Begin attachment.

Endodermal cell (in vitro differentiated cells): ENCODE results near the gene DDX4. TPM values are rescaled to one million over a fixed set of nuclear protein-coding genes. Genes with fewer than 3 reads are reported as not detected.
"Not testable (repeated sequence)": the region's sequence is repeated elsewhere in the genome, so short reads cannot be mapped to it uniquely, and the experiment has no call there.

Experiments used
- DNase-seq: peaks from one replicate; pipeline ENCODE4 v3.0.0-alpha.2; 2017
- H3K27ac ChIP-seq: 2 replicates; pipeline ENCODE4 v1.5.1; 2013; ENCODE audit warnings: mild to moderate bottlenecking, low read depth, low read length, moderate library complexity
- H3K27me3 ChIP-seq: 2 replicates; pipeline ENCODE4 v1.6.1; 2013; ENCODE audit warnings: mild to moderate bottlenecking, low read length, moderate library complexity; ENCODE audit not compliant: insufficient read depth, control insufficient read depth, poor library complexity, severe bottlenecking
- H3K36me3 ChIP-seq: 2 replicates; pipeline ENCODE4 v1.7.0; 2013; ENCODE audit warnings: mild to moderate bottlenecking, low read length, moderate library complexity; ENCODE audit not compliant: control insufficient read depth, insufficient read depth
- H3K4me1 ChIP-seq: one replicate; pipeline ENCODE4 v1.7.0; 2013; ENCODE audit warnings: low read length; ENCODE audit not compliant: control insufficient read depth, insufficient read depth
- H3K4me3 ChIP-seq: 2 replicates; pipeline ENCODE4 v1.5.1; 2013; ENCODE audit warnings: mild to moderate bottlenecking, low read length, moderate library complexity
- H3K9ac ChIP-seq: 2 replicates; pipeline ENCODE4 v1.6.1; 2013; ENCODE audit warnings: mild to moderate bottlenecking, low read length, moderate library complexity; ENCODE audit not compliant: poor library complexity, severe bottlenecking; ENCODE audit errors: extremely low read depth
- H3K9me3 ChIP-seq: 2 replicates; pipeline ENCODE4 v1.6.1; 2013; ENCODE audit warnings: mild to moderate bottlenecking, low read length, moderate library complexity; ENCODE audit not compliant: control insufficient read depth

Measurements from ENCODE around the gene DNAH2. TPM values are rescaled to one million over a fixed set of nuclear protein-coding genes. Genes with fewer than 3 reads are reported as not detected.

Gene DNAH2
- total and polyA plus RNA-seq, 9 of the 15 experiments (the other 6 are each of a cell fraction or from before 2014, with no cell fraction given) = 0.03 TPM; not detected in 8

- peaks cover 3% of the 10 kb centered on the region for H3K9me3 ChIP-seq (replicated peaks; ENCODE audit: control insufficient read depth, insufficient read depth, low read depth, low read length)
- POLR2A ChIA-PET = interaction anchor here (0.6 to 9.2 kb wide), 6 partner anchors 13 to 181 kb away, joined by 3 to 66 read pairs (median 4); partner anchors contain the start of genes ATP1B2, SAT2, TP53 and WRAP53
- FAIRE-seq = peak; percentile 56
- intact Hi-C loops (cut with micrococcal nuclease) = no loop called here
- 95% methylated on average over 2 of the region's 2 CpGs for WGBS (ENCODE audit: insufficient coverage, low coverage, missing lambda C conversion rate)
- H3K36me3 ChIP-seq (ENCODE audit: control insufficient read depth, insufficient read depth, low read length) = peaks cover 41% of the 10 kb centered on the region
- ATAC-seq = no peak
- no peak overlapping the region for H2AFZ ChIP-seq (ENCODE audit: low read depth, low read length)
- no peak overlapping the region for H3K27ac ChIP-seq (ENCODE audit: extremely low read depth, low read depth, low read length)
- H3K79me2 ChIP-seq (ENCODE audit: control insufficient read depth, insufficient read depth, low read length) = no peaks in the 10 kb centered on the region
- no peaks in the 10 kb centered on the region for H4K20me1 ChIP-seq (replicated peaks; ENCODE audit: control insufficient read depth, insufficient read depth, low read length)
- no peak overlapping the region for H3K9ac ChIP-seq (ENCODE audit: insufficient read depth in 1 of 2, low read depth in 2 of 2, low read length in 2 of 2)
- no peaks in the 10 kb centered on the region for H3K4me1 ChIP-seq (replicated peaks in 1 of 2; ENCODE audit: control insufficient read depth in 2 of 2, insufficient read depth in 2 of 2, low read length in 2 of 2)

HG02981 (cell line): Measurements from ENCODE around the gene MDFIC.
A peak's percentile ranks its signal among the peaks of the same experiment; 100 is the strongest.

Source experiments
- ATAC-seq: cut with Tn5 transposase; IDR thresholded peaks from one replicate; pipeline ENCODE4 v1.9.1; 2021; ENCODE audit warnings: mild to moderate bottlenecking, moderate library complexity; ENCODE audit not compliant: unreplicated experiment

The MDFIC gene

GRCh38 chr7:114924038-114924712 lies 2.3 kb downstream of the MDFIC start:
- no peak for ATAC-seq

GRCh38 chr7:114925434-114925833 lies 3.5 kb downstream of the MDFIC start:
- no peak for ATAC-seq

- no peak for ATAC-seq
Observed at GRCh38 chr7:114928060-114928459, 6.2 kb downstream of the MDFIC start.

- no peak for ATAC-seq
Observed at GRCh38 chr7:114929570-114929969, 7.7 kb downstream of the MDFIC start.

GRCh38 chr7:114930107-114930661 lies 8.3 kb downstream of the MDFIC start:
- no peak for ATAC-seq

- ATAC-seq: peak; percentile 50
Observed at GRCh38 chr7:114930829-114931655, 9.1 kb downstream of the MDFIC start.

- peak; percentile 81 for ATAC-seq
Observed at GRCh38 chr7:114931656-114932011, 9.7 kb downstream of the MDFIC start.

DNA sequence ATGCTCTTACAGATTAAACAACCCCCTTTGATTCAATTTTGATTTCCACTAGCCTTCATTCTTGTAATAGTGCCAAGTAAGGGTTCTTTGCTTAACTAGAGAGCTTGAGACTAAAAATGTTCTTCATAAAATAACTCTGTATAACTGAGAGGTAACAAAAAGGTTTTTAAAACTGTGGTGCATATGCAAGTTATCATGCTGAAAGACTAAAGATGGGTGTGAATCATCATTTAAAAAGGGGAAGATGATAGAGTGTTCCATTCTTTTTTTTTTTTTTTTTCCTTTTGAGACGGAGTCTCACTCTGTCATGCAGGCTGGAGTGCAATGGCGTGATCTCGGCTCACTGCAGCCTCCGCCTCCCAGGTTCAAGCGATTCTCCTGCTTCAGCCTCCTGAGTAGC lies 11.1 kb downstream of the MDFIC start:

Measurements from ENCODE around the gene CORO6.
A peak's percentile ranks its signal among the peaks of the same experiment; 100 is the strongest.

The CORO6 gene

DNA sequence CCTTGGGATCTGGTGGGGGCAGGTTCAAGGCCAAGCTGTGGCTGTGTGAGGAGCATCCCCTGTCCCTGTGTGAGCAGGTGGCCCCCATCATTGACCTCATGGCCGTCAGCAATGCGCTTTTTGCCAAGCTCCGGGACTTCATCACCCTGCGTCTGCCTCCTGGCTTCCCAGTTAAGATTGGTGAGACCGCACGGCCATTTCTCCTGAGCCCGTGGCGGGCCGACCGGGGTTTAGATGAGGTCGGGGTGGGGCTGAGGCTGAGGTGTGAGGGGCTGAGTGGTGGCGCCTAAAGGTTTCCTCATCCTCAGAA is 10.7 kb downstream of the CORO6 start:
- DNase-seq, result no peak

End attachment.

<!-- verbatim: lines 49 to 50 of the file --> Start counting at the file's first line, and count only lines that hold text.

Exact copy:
A peak's percentile ranks its signal among the peaks of the same experiment; 100 is the strongest.

The CORO6 gene